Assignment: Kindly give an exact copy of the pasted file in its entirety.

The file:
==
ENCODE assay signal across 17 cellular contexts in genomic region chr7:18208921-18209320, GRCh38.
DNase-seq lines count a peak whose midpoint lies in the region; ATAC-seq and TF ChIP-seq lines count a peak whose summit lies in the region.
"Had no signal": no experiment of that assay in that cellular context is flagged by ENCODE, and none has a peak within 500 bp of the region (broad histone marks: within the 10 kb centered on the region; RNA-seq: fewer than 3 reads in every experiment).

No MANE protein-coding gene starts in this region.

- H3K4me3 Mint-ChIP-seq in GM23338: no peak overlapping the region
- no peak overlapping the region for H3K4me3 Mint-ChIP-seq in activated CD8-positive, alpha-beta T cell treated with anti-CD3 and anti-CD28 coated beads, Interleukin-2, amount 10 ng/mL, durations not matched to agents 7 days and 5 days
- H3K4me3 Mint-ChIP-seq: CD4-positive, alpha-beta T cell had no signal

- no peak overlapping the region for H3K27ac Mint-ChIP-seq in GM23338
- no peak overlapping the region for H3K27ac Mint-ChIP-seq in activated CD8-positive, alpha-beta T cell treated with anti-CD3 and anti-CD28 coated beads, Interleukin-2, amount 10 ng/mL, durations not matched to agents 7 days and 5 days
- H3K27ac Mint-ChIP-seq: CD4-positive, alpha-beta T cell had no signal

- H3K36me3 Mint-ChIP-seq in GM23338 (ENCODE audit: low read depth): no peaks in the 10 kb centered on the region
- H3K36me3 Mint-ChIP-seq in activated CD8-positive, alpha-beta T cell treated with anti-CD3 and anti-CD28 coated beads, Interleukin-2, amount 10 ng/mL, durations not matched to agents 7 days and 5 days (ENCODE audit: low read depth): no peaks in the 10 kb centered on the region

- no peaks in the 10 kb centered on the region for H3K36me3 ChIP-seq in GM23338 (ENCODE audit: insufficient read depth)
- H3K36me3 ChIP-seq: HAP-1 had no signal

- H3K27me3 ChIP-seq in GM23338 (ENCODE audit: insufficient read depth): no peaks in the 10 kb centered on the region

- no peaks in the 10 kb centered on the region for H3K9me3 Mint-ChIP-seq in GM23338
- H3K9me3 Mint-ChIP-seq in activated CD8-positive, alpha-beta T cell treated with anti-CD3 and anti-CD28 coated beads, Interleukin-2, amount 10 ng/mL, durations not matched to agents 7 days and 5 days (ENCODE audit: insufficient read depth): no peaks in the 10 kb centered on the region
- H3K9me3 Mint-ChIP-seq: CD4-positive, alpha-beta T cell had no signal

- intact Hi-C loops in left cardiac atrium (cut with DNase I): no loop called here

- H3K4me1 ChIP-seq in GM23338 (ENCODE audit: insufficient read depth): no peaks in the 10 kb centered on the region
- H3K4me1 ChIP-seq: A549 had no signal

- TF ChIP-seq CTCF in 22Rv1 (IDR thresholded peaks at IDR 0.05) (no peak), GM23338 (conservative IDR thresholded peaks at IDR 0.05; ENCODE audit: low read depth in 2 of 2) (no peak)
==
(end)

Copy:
ENCODE assay signal across 17 cellular contexts in genomic region chr7:18208921-18209320, GRCh38.
DNase-seq lines count a peak whose midpoint lies in the region; ATAC-seq and TF ChIP-seq lines count a peak whose summit lies in the region.
"Had no signal": no experiment of that assay in that cellular context is flagged by ENCODE, and none has a peak within 500 bp of the region (broad histone marks: within the 10 kb centered on the region; RNA-seq: fewer than 3 reads in every experiment).

No MANE protein-coding gene starts in this region.

- H3K4me3 Mint-ChIP-seq in GM23338: no peak overlapping the region
- no peak overlapping the region for H3K4me3 Mint-ChIP-seq in activated CD8-positive, alpha-beta T cell treated with anti-CD3 and anti-CD28 coated beads, Interleukin-2, amount 10 ng/mL, durations not matched to agents 7 days and 5 days
- H3K4me3 Mint-ChIP-seq: CD4-positive, alpha-beta T cell had no signal

- no peak overlapping the region for H3K27ac Mint-ChIP-seq in GM23338
- no peak overlapping the region for H3K27ac Mint-ChIP-seq in activated CD8-positive, alpha-beta T cell treated with anti-CD3 and anti-CD28 coated beads, Interleukin-2, amount 10 ng/mL, durations not matched to agents 7 days and 5 days
- H3K27ac Mint-ChIP-seq: CD4-positive, alpha-beta T cell had no signal

- H3K36me3 Mint-ChIP-seq in GM23338 (ENCODE audit: low read depth): no peaks in the 10 kb centered on the region
- H3K36me3 Mint-ChIP-seq in activated CD8-positive, alpha-beta T cell treated with anti-CD3 and anti-CD28 coated beads, Interleukin-2, amount 10 ng/mL, durations not matched to agents 7 days and 5 days (ENCODE audit: low read depth): no peaks in the 10 kb centered on the region

- no peaks in the 10 kb centered on the region for H3K36me3 ChIP-seq in GM23338 (ENCODE audit: insufficient read depth)
- H3K36me3 ChIP-seq: HAP-1 had no signal

- H3K27me3 ChIP-seq in GM23338 (ENCODE audit: insufficient read depth): no peaks in the 10 kb centered on the region

- no peaks in the 10 kb centered on the region for H3K9me3 Mint-ChIP-seq in GM23338
- H3K9me3 Mint-ChIP-seq in activated CD8-positive, alpha-beta T cell treated with anti-CD3 and anti-CD28 coated beads, Interleukin-2, amount 10 ng/mL, durations not matched to agents 7 days and 5 days (ENCODE audit: insufficient read depth): no peaks in the 10 kb centered on the region
- H3K9me3 Mint-ChIP-seq: CD4-positive, alpha-beta T cell had no signal

- intact Hi-C loops in left cardiac atrium (cut with DNase I): no loop called here

- H3K4me1 ChIP-seq in GM23338 (ENCODE audit: insufficient read depth): no peaks in the 10 kb centered on the region
- H3K4me1 ChIP-seq: A549 had no signal

- TF ChIP-seq CTCF in 22Rv1 (IDR thresholded peaks at IDR 0.05) (no peak), GM23338 (conservative IDR thresholded peaks at IDR 0.05; ENCODE audit: low read depth in 2 of 2) (no peak)